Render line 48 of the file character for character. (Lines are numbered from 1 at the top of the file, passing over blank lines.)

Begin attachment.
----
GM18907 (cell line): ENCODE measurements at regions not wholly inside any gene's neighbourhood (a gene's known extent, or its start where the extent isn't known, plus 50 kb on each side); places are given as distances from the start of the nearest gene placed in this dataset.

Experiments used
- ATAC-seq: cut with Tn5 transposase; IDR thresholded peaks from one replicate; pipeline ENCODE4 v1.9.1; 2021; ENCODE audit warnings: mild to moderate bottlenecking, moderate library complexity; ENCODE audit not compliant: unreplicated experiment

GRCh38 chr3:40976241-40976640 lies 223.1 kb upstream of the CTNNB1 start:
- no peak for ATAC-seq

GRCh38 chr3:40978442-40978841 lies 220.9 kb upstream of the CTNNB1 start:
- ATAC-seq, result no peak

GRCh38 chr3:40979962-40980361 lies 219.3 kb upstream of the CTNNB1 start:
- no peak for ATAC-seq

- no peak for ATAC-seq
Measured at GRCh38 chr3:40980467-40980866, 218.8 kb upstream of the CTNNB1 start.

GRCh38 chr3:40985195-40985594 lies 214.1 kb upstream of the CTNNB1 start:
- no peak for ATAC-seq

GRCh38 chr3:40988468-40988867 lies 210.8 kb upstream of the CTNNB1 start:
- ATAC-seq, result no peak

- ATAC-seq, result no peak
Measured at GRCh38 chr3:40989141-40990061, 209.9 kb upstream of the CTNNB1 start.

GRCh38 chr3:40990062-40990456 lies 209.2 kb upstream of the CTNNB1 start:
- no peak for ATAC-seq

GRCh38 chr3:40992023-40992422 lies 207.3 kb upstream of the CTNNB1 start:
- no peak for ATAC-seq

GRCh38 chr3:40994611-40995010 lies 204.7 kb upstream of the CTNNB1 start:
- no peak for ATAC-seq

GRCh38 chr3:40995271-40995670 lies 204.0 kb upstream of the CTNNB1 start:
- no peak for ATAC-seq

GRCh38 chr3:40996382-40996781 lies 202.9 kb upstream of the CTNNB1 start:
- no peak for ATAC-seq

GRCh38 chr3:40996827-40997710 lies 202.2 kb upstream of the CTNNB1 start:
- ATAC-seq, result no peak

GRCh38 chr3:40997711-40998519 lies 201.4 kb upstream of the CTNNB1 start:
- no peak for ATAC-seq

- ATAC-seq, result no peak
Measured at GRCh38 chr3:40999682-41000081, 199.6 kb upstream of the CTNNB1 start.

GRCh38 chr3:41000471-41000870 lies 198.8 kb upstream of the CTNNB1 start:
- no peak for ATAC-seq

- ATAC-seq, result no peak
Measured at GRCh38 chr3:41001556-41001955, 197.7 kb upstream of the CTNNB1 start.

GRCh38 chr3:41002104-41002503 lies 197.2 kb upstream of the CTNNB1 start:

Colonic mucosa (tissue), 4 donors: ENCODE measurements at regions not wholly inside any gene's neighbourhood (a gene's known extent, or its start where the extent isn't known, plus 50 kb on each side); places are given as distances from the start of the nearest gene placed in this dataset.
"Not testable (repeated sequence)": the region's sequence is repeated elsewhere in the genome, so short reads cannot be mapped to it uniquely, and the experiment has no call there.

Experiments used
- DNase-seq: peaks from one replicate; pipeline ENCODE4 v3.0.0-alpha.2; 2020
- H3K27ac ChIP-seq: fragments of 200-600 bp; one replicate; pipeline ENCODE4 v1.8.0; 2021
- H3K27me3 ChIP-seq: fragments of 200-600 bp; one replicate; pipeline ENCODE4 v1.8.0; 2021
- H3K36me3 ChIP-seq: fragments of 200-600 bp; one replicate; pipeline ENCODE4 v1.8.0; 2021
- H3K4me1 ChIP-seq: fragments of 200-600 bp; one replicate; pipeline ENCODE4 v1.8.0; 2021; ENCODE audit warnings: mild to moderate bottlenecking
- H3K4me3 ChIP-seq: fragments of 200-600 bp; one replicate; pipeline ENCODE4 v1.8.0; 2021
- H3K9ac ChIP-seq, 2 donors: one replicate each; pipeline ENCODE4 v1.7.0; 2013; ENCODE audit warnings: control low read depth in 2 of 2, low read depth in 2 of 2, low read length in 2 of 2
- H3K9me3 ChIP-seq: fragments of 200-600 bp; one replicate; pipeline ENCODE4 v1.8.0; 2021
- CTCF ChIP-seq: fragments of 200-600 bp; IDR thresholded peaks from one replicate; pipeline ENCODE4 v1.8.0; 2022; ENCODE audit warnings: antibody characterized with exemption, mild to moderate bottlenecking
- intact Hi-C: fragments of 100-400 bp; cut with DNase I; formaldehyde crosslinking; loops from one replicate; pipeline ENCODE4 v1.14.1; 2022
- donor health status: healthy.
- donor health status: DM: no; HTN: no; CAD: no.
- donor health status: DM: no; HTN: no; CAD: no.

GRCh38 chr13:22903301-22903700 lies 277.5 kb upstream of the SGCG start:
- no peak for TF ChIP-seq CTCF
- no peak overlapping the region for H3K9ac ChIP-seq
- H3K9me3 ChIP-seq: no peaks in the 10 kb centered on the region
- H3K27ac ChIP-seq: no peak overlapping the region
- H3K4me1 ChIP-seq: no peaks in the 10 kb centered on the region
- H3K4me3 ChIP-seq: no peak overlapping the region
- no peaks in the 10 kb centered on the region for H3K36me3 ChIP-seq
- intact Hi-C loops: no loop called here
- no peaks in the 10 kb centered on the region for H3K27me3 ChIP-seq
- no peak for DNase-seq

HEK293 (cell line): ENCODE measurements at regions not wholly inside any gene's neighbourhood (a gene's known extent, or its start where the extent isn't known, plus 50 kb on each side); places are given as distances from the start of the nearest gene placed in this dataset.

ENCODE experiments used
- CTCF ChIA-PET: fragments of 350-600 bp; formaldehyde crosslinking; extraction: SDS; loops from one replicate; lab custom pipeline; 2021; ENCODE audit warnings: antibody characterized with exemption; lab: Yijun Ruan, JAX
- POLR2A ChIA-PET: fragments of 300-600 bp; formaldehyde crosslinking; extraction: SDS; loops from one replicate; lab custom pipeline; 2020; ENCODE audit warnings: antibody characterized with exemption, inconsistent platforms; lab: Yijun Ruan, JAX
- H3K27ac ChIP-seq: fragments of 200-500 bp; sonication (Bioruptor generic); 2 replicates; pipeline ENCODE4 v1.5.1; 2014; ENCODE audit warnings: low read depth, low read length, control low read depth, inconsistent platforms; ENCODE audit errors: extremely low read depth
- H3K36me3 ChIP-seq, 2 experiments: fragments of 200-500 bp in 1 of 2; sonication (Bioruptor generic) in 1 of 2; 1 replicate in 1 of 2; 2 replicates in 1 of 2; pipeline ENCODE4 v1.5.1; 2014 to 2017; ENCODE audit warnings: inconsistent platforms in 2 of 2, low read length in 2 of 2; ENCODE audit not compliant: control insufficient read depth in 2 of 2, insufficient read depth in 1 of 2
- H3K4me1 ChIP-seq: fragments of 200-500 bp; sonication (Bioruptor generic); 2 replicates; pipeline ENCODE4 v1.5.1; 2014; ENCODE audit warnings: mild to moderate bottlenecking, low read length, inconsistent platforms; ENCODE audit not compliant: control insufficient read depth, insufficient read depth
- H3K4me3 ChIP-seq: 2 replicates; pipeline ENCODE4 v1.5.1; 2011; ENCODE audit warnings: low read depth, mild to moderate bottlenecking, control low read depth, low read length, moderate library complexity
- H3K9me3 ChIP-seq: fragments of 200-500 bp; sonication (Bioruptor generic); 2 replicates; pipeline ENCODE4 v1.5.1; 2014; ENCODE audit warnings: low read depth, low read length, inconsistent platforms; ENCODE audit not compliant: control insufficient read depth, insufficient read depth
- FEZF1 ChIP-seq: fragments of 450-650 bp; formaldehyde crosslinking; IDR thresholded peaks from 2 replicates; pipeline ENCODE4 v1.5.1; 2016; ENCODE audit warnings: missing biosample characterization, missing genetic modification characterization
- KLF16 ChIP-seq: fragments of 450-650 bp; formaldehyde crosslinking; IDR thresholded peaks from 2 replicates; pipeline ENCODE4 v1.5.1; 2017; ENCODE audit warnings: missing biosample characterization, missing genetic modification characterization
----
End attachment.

- H3K9ac ChIP-seq, 2 donors: one replicate each; pipeline ENCODE4 v1.7.0; 2013; ENCODE audit warnings: control low read depth in 2 of 2, low read depth in 2 of 2, low read length in 2 of 2